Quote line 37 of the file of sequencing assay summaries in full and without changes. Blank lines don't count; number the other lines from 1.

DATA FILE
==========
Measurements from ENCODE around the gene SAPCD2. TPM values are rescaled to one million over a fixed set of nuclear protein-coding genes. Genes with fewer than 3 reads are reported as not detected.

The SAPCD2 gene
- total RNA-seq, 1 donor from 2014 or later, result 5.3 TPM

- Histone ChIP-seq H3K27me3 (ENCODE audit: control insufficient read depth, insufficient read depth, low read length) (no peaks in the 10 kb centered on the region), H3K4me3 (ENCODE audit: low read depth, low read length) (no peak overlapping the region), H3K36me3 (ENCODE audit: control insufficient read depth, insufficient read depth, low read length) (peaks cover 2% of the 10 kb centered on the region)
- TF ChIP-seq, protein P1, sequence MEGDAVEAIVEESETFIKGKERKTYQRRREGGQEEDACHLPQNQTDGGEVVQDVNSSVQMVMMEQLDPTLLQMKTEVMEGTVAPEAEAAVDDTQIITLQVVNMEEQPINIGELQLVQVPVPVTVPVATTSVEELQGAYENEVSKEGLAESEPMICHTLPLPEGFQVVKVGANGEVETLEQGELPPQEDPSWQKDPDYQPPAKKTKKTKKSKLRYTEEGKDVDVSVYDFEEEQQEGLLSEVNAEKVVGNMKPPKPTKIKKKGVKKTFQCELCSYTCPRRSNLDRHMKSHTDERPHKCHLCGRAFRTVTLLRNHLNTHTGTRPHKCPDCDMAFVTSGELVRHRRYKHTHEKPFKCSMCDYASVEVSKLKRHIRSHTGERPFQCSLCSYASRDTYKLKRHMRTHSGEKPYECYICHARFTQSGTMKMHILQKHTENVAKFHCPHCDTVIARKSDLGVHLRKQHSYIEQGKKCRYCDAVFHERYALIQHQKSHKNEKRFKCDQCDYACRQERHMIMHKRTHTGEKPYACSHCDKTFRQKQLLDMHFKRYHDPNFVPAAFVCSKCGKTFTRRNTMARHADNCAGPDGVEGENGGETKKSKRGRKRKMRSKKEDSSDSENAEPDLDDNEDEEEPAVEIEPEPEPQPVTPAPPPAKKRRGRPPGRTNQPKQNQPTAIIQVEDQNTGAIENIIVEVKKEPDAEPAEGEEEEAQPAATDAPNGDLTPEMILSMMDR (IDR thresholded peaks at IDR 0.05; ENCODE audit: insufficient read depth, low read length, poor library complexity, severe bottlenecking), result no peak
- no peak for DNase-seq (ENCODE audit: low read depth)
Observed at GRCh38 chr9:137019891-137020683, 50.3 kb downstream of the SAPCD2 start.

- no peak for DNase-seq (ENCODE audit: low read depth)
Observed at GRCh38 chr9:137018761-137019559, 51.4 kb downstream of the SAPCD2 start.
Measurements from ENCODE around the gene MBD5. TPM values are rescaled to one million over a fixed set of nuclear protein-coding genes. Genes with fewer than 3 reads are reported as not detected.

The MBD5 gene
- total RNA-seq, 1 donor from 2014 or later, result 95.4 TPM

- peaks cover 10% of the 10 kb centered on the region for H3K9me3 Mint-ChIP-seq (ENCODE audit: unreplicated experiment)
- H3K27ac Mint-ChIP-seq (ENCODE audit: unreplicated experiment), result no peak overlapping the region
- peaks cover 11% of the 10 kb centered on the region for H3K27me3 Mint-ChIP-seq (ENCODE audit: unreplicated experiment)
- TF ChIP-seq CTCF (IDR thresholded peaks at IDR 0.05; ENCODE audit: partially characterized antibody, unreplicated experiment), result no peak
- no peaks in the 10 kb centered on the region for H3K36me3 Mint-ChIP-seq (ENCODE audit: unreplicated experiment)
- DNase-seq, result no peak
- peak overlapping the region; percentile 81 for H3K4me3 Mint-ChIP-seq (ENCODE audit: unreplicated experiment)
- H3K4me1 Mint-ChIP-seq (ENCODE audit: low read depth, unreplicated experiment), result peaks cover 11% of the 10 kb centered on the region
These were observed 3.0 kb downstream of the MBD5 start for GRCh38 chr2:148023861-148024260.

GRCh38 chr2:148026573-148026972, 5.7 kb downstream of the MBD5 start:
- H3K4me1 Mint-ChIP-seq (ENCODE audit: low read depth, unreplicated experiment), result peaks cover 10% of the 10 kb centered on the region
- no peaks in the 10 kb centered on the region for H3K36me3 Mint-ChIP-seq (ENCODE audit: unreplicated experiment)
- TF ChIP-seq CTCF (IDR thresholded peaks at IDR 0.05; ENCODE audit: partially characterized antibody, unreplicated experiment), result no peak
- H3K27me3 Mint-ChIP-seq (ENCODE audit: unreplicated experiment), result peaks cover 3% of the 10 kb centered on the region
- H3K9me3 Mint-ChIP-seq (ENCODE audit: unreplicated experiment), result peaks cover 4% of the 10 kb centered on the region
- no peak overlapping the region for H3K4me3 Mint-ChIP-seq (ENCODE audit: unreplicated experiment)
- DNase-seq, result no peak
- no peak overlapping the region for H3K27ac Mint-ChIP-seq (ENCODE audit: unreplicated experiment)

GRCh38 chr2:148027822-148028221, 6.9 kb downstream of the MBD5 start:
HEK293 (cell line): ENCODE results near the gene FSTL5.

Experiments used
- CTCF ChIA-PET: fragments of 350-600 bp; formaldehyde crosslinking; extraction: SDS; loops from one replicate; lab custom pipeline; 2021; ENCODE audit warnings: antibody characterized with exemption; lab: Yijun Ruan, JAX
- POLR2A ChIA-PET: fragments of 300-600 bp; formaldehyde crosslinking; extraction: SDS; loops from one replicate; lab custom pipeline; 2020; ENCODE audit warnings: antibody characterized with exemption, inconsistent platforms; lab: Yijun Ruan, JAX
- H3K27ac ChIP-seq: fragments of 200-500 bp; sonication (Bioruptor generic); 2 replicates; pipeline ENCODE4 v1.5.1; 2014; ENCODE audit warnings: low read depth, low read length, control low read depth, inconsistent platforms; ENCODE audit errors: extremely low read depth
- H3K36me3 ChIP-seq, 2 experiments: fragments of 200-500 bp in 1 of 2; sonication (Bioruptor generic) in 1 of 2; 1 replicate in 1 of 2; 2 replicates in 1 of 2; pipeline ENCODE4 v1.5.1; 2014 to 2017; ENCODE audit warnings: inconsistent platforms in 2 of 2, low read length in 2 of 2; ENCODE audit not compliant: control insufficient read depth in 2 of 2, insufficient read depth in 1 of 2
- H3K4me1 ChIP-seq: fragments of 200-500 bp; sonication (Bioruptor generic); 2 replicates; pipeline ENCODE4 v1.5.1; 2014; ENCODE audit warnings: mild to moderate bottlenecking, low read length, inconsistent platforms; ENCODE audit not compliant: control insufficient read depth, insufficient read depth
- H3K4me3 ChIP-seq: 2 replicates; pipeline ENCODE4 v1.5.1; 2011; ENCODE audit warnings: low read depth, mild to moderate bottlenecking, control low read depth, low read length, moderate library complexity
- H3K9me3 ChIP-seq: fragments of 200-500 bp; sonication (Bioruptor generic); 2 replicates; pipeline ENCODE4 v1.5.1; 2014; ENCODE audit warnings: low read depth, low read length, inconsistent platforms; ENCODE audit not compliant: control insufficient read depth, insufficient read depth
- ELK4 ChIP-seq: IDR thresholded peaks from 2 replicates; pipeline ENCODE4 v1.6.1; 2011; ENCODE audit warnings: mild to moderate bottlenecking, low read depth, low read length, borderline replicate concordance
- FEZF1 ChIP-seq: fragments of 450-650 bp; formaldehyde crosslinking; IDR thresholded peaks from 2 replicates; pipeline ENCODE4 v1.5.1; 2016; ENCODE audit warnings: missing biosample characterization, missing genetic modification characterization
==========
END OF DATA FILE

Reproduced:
- H3K36me3 ChIP-seq, 2 experiments: fragments of 200-500 bp in 1 of 2; sonication (Bioruptor generic) in 1 of 2; 1 replicate in 1 of 2; 2 replicates in 1 of 2; pipeline ENCODE4 v1.5.1; 2014 to 2017; ENCODE audit warnings: inconsistent platforms in 2 of 2, low read length in 2 of 2; ENCODE audit not compliant: control insufficient read depth in 2 of 2, insufficient read depth in 1 of 2